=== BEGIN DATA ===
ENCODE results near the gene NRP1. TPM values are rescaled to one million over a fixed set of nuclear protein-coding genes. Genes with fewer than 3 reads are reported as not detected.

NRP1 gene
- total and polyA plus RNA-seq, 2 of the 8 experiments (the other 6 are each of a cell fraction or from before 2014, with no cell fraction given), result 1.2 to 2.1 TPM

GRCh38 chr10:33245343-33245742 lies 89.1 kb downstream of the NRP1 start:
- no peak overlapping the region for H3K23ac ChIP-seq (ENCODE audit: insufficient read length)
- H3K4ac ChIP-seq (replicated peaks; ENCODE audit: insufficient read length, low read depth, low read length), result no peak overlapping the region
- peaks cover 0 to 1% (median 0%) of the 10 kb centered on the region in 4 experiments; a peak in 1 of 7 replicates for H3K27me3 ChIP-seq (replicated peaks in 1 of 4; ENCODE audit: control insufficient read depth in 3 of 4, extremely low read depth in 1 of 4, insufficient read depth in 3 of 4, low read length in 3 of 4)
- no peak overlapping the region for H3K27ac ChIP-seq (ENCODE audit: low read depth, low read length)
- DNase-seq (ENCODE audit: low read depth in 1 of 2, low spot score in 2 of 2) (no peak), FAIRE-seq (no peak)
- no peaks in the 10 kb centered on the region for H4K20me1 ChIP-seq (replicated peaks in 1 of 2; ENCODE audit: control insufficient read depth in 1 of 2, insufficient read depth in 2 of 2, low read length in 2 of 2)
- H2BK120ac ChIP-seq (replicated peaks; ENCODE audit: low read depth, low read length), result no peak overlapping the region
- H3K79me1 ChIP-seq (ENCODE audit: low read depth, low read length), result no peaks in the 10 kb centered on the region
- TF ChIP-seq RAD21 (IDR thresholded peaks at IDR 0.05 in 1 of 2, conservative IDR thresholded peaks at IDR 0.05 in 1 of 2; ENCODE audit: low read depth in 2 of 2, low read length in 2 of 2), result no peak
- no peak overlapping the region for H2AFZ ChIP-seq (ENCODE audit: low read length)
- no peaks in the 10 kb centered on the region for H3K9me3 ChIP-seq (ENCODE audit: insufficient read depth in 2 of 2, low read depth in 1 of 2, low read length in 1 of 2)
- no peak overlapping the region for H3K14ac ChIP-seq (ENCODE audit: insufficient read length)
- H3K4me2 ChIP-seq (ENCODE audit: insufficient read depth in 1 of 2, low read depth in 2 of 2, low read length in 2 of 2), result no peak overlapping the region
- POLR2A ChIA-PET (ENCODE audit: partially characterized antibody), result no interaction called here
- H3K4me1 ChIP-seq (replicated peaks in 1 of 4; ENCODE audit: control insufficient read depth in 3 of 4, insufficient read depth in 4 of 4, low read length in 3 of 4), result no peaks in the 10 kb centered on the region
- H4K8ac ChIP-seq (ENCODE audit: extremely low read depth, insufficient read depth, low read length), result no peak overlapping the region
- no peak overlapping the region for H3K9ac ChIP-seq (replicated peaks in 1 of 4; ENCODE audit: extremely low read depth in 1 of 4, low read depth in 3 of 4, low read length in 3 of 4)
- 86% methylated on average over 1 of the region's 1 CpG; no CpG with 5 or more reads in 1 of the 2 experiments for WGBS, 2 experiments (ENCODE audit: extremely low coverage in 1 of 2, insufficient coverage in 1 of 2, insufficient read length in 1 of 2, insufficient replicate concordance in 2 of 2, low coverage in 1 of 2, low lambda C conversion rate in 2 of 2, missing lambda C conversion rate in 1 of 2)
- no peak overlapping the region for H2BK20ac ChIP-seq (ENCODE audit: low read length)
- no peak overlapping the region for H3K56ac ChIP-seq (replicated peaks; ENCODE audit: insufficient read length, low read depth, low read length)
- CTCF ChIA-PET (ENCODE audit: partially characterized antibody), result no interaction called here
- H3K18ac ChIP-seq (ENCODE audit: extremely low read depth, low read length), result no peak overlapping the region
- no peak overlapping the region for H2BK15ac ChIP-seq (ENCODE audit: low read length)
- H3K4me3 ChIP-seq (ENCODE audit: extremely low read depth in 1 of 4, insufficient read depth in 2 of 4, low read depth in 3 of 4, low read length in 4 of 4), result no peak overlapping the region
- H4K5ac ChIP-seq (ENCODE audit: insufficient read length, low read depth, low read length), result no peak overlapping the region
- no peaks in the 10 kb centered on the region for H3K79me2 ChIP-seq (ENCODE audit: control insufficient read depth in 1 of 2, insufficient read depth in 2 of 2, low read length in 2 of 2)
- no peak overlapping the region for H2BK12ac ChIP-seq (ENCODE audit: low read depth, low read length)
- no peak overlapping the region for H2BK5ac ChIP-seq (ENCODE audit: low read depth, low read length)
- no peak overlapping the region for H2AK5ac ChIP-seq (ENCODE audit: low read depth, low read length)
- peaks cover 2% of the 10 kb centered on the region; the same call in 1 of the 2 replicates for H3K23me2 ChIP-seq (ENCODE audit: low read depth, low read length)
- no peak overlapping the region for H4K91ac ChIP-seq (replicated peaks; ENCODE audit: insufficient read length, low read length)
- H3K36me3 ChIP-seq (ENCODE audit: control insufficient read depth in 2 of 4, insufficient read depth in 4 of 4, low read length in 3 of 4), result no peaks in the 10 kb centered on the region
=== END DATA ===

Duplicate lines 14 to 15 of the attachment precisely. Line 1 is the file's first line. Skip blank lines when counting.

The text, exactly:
- no peak overlapping the region for H2AFZ ChIP-seq (ENCODE audit: low read length)
- no peaks in the 10 kb centered on the region for H3K9me3 ChIP-seq (ENCODE audit: insufficient read depth in 2 of 2, low read depth in 1 of 2, low read length in 1 of 2)